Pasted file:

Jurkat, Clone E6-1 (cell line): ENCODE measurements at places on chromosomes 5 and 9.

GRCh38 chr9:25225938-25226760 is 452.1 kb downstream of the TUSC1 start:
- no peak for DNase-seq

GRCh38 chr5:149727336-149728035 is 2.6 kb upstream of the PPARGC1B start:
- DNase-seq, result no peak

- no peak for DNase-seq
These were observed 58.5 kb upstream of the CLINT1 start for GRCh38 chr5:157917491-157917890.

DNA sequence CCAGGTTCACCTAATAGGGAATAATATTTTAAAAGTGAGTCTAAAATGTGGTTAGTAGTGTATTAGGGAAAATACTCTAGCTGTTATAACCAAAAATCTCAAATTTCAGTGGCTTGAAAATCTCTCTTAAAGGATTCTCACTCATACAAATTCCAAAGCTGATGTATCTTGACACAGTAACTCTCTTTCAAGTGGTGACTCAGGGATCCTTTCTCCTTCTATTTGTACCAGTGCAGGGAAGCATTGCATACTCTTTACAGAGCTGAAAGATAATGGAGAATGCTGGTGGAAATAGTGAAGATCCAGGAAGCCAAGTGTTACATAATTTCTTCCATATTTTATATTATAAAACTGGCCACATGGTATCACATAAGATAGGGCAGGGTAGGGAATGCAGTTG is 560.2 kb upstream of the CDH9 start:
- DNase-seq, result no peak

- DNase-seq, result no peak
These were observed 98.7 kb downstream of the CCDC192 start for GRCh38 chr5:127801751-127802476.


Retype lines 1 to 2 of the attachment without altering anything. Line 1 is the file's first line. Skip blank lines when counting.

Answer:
Jurkat, Clone E6-1 (cell line): ENCODE measurements at places on chromosomes 5 and 9.

GRCh38 chr9:25225938-25226760 is 452.1 kb downstream of the TUSC1 start: